A Global Covenant

“Our global situation today is not unlike the condition of European nations during the great wars of religion of the sixteenth and seventeenth centuries in the wake of the Reformation… How can people of violently conflicting beliefs live peaceably together? Out of that crisis came the idea – variously framed by Hobbes, Locke and Rousseau – of a social contract by which individuals agree to cede certain private powers to a central authority charged with the maintenance of order and pursuit of the common good.”

“We are not in sight of a global contract whereby nation states agree to sacrifice part of their sovereignty to create a form of world governance. There is, however, an alternative, namely a global covenant…”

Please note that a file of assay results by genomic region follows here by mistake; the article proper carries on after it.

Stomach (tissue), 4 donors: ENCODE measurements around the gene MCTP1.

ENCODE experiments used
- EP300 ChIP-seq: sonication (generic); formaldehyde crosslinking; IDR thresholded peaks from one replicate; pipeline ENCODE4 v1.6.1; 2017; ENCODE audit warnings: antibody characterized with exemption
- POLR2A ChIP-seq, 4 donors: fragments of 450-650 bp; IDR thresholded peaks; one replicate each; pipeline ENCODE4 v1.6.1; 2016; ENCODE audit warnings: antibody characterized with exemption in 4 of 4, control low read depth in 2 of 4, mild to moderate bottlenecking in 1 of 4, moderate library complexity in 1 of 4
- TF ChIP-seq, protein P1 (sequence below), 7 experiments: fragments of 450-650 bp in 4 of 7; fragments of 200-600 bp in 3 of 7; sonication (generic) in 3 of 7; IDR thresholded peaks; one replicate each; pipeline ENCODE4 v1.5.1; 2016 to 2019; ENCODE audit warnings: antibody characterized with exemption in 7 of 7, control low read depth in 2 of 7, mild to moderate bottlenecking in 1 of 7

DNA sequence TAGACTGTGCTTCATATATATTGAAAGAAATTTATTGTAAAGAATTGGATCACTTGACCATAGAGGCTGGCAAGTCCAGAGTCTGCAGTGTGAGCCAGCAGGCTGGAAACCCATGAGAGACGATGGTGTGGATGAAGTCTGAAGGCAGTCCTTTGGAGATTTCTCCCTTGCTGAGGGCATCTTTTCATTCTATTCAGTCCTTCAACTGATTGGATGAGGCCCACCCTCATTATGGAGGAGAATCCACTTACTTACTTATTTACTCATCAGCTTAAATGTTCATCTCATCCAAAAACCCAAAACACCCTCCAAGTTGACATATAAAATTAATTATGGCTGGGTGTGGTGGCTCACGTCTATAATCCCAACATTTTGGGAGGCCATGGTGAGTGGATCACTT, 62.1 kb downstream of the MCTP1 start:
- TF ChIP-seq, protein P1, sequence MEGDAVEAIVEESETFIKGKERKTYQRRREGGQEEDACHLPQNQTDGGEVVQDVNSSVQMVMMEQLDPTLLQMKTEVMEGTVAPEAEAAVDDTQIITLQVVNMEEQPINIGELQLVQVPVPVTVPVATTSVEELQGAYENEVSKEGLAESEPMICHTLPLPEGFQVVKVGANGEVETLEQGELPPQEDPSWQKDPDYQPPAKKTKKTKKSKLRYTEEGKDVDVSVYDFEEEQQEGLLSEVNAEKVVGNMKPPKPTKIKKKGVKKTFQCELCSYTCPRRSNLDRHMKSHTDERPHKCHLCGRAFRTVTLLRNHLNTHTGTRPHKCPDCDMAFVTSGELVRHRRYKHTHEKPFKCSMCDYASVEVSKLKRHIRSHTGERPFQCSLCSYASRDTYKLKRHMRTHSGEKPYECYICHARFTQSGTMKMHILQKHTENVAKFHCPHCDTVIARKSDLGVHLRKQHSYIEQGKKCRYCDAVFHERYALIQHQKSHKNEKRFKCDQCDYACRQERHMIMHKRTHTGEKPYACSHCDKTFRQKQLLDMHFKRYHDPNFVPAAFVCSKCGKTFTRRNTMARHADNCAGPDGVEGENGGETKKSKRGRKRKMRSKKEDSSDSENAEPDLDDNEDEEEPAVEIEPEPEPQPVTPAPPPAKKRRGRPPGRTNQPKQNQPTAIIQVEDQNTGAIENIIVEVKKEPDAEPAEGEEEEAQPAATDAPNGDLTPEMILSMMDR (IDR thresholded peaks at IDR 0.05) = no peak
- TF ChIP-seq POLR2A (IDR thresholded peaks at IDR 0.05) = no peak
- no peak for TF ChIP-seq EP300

“Covenants are beginnings, acts of moral engagement. They are couched in broad terms whose precise meaning is the subject of ongoing debate but which stand as touchstones, ideals, reference points against which policies and practices are judged. What we need now is not a contract bringing into being a global political structure, but rather a covenant framing our shared vision for the future of humanity.”

The Dignity of Difference, p. 176